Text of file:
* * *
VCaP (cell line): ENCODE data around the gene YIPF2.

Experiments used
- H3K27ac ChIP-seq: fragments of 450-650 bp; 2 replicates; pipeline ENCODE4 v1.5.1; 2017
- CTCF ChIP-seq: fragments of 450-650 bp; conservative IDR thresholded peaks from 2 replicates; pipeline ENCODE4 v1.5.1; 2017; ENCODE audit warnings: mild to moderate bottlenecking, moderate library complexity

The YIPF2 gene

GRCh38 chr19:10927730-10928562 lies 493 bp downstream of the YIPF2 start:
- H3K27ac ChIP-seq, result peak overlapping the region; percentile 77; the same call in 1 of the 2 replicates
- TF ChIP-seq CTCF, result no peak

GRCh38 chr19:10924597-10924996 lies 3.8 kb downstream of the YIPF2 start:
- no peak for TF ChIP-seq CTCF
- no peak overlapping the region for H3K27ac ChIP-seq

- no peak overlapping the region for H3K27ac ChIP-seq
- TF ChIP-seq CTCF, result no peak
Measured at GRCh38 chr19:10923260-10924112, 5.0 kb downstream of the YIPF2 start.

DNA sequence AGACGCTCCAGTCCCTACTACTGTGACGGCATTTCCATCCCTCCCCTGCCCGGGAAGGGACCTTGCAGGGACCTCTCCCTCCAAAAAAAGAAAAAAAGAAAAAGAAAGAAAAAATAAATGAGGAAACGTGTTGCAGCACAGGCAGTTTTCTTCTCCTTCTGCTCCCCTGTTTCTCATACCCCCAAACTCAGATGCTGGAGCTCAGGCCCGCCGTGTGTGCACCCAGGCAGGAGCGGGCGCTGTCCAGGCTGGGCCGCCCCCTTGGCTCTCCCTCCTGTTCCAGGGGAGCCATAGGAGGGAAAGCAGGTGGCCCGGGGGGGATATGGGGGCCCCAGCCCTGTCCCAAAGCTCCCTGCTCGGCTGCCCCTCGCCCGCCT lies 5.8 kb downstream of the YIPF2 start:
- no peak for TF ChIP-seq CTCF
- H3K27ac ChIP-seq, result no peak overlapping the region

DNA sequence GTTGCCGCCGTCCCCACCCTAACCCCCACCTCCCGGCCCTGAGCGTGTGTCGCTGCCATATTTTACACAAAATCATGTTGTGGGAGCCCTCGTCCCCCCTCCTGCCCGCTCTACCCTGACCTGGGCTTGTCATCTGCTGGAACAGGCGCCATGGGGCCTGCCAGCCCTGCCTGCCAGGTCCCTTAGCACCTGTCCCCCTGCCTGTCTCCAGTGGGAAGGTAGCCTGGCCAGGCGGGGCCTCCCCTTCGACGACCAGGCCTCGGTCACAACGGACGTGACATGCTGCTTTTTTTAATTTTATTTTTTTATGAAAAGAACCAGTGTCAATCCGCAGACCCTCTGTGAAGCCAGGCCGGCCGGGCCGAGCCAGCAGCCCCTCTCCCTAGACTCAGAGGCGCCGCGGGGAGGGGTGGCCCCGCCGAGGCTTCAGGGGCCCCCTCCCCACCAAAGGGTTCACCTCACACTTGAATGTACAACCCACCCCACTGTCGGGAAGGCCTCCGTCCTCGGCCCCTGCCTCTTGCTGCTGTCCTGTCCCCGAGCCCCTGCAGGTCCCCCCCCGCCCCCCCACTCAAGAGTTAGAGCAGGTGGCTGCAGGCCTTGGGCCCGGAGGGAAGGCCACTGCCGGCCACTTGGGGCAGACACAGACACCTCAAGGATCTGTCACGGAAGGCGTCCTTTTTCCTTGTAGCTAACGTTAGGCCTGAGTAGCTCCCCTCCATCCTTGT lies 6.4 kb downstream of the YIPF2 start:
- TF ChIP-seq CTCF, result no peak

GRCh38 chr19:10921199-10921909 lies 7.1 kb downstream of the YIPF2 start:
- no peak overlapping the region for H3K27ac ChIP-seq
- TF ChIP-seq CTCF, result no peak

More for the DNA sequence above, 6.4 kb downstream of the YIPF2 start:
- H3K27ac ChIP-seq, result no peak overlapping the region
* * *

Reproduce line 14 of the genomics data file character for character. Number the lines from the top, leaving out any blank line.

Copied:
Measured at GRCh38 chr19:10923260-10924112, 5.0 kb downstream of the YIPF2 start.